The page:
And the results will help everyone involved in the whole world of social housing: local and central government, housing associations, TMOs, and of course the tenants themselves, to make this country’s social housing provision something the whole nation can be proud of.
Of course, in the wake of Grenfell, the green paper will look at safety issues. But it will need to go much further. It will look at the overall quality of social homes, many of which are now beginning to show their age. It will cover service management, the way social homes and their tenants are taken care of. It will look at the rights of tenants and show how their voices can be better heard. And it will cover what can be done to ensure their complaints are taken seriously and dealt with properly, and make sure tenants have clear, timely avenues to seek redress when things do go wrong.
If a resident reports a crack in the wall that you can fit your hand in, big enough to use as a bookshelf, it shouldn’t just be patched up and ignored. The reason it’s there and the impact it could have need to be properly investigated. Problems shouldn’t just be fixed, they should be learned from.
These are the kind of issues the green paper will explore. But that’s not all. It will also look at wider issues of place, community, and the local economy. How can social landlords help to create places that people really want to live in, places where roses can grow? What role can social housing policy play in building safe and integrated communities, where people from different backgrounds get along no matter what type of housing they live in? How do we maximise the benefits for social housing for the local, regional and national economy as part of our industrial strategy?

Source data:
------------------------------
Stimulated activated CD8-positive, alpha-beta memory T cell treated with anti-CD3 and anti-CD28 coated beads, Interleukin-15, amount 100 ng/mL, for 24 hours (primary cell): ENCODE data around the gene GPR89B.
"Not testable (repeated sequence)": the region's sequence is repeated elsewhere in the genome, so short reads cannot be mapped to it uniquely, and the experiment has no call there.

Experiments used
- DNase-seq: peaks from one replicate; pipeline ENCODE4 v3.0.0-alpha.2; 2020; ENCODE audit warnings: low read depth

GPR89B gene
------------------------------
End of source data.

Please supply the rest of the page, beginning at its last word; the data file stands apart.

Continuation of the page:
What more can we do to help tackle homelessness? What support is needed for leaseholders who have a social landlord? What can be done to tackle illegal sub-letting; not just chasing down offenders but dealing with the cause of the problem in the first place? And, at the heart of it all, how can you, me, local government and others work together to get more of the right homes built in the right places?
As you can tell – I hope! – I’m talking about a substantial body of work. It’s a green paper that will inform both government policy and the wider debate for many years to come. And I want to make sure that we hear from everyone with something to say. Not just the usual suspects – those working in the sector or the think-tanks and lobbyists. But the people who matter most, the people living in or clamouring for social housing.
So it’s not something we’re going to rush. Yes, I do want to see it published as soon as possible. But what matters most is getting it right. There’s simply too much at stake to do otherwise. Whatever comes about as a result of the green paper, much of the delivery is going to be down to the people in this room, the housing associations.